High blood pressure re-defined, 130/80 now considered high

Adjust Comment Print

Americans with blood pressure of 130/80 or higher should be treated, down from the previous trigger of 140/90, according to new guidelines announced on Monday by the American Heart Association and the American College of Cardiology.

Under the guidelines, formulated by the American Heart Association and the American College of Cardiology, the number of men under age 45 with a diagnosis of high blood pressure will triple, and the prevalence among women under age 45 will double. "And for those patients that are at highest risk, those that have had a cardiovascular event in the past, stroke or heart attack, or have diabetes, those are the kind of people we're going to be adding medication for it to bring their blood pressures down", Farrell said. Normal blood pressure is less than 120/80.

The findings mean that an additional 14% of US adults, or about 30 million people, will now be diagnosed with high blood pressure, bringing the total number to 100 million people living with the condition in the U.S.

Healthy lifestyle changes include losing weight, exercising more, eating healthier, not smoking, avoiding alcohol and salt, and reducing stress.

For the first time since 2003, the American Heart Association has redefined high blood pressure.

Paul Merson tells Jack Wilshere to leave Gunners and join AC Milan
I think he is a talent and I really respect him as an individual. "I want to be clear: I really like Jack Wilshere as a player". The midfielder made his global debut back in 2010 but injuries have reduced him to just 34 caps.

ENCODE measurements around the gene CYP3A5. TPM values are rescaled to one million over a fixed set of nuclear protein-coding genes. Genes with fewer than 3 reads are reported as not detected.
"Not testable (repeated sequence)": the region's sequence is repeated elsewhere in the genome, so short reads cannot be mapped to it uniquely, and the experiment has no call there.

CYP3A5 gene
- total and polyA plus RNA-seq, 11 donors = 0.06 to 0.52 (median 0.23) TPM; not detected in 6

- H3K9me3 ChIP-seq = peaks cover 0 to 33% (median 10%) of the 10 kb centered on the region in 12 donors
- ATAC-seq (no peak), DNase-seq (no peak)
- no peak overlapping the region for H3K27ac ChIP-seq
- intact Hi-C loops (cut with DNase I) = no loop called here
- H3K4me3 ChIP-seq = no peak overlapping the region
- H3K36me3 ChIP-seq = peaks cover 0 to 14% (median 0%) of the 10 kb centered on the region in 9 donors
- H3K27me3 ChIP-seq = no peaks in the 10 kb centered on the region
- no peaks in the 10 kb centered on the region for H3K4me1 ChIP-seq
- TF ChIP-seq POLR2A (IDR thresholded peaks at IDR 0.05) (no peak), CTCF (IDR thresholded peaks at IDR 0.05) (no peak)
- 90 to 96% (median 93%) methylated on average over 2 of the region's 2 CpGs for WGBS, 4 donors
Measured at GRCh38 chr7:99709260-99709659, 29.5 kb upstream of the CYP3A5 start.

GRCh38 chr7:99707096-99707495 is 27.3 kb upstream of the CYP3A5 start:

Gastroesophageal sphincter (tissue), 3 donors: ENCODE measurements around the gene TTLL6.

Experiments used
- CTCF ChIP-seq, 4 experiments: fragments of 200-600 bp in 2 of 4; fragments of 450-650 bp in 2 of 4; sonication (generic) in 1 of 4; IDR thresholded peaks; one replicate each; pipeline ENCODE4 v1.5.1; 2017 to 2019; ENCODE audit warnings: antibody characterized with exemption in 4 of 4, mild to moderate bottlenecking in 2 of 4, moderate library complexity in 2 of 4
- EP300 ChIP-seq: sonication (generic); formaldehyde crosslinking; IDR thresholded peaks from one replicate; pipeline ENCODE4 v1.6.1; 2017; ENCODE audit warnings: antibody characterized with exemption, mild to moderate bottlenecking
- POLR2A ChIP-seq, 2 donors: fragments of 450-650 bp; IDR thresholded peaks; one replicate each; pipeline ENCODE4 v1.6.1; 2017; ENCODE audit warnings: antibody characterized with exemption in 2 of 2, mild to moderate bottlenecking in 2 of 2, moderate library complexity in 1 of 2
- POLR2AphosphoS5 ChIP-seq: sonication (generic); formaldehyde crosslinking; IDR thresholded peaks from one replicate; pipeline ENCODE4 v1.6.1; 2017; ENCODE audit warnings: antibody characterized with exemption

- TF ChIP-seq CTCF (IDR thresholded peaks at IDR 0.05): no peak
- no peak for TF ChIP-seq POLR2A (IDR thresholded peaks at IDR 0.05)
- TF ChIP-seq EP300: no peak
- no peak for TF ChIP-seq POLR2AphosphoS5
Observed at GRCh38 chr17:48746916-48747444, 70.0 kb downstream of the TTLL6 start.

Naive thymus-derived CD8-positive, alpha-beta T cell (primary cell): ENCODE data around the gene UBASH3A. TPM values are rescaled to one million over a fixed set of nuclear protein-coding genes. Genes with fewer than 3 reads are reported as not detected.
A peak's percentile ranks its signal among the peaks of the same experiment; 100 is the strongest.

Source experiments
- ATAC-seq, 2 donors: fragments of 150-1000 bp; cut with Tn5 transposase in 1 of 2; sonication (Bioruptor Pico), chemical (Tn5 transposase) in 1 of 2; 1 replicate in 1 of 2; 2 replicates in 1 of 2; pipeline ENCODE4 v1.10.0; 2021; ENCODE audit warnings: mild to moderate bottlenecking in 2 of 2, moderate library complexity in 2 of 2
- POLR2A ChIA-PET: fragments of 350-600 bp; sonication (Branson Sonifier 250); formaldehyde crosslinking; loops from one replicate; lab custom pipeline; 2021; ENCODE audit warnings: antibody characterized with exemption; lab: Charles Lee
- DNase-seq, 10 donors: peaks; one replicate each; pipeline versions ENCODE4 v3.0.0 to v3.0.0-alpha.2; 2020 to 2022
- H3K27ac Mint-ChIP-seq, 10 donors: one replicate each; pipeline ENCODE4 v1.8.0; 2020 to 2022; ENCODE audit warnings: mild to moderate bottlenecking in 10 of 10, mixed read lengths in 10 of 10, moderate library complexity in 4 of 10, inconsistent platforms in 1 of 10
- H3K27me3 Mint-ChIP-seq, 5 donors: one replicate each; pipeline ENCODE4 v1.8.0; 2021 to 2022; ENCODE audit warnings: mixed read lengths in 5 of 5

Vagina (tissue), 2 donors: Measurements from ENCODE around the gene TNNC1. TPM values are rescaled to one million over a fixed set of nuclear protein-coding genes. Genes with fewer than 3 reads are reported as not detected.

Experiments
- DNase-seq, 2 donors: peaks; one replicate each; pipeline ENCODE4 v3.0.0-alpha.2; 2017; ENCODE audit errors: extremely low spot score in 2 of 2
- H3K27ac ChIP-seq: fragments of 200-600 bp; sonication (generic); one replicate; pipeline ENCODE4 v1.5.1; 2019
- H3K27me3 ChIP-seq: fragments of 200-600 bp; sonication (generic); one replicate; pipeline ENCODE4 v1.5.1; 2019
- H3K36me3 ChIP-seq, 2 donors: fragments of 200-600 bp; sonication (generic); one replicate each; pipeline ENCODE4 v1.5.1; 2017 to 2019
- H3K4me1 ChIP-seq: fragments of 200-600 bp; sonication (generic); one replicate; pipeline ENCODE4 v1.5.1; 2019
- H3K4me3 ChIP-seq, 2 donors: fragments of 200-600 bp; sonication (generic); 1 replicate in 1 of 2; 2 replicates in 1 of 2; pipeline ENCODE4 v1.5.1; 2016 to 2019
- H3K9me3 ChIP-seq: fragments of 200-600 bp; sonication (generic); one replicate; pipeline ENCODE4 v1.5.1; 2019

But patients in the 120 systolic blood pressure group had a higher rate of kidney injury or failure, as well as fainting.

"I think this will encourage both patients to adhere to recommendations but also clinicians to be more vigorous in their attempts to prescribe lifestyle changes", said Dr. Pamela Morris, chair of the ACC's committee on prevention of cardiovascular disease.

More guidance for how people should manage their blood pressure, focusing on lifestyle improvements. The association recommends that those with stage 1 hypertension will only be prescribed medication if they have a heart attack or stroke.

The proper technique must be used to measure blood pressure, and levels "should be based on an average of two to three readings on at least two different occasions", according to the new guidelines. The report said: "People with those readings now will be categorised as having either elevated (120-129 and less than 80) or stage 1 hypertension (130-139 or 80-89)".

Comments